30 June 2017
Preventing deforestation can yield numerous social as well as environmental benefits. Many governments have therefore taken action to protect their forests, but it is widely acknowledged that their efforts are inadequate and that substantial private finance will be required.
A major step forward in this effort came in October 2016 when the International Finance Corporation (IFC) issued an innovative bond to support a project in the Kasigau Corridor of east Kenya.
This Wildlife Works project is one of the largest to have been approved under the UN’s REDD+ (reducing emissions from deforestation and forest degradation) programme. It enables thousands of rural farmers to benefit from a voluntary agreement to protect an important migration corridor for endangered elephants.
The five-year bond pays a coupon of 1.546%. It was originally sized between $75 million and $150 million but was increased to $152 million in response to strong demand. Buyers included US teachers’ pension fund giants CalSTRS and TIAA-CREF, QBE Insurance and emerging markets investor Treehouse Investments.
A key feature of the bond is that investors can choose to have the coupon paid in cash, or in carbon credits, or a combination of the two. Investors who opt to receive the REDD+ credits can either retire them to offset their carbon footprint or sell them in the voluntary offset market.
All the credits have been approved by the Verified Carbon Standard and the Climate, Community & Biodiversity Alliance.
Another innovative feature is a $12 million ‘price support mechanism’ from mining giant BHP Billiton which ensures that the project can sell a minimum quantity of carbon credits every year until the bond matures. “If investors choose cash, then BHP takes the credits, thereby ensuring that the project gets an assured minimum revenue every year for the next five years,” explained Vikram Widge, head of IFC climate finance and policy.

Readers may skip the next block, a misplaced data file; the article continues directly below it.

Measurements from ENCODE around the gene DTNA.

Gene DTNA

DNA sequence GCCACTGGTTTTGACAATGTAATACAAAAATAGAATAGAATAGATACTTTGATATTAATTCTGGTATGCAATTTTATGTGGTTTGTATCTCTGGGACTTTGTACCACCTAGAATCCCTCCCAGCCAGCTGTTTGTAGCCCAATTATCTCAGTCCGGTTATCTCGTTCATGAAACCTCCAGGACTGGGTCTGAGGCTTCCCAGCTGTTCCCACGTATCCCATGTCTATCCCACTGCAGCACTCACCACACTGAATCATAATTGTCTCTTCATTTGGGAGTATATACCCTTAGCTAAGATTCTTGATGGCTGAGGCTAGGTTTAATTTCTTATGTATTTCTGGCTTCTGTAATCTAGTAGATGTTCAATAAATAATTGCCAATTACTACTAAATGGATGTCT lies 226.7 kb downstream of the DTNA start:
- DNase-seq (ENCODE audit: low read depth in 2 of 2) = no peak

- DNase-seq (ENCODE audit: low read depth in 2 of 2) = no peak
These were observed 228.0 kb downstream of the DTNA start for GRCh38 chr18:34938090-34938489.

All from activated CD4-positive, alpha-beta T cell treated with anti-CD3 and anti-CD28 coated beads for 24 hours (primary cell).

“Our support for the bond is part of our commitment to scale-up private sector investment in REDD+, stimulate demand for REDD+ credits and demonstrate the value of reducing deforestation as one of the most cost-effective climate change solutions,” said Fiona Wild, BHP vice president for sustainability and climate change.
Deforestation and forest degradation account for about 20% of global greenhouse gas (GHG) emissions and the issuers estimate that the bond will facilitate the sequestration of 11.8 million tonnes of carbon dioxide over its life. In addition, the sale of the REDD+ credits will provide revenues for wildlife conservation, jobs for women and other benefits for local communities.
The bond originated from a June 2014 request for proposals from BHP for projects to support its REDD strategy. This led to the IFC contacting the company to discuss the possibility of a carbon-linked bond, which the IFC had been exploring for some time. The idea was then developed over several months with the support of NGO Conservation International and law firm Baker & McKenzie.
Bank of America Merrill Lynch, BNP Paribas and JP Morgan also helped fine-tune the bond structure by road-testing the design with potential investors.
“This is only the beginning,” said Widge. “We are confident that this innovative instrument will serve as a viable model … allowing others to replicate similar investments.”
The World Bank estimates that between $75 billion and $300 billion will have to be invested over the next decade to reduce deforestation by 50%.
Looking beyond the bond
To build on the success of the forest bond, BHP, CI and Baker & McKenzie have launched a Finance for Forests (F4F) initiative, to encourage similar investments or other innovative financial instruments that help channel investment into forest conservation.
The venture will include a knowledge-sharing platform for governments, companies, institutional investors, donors and civil society to share the lessons learned from BHP’s experience and explore how to overcome obstacles to financing forest protection. Its initial corporate targets will be major emitting industries such as oil, gas, mining and aviation. Opportunities to broaden the work to other ecosystems will also be explored.
F4F is now seeking participation from companies, financiers, and civil society. For further information, contact: Agustin Silvani (LINK) at Conservation International.
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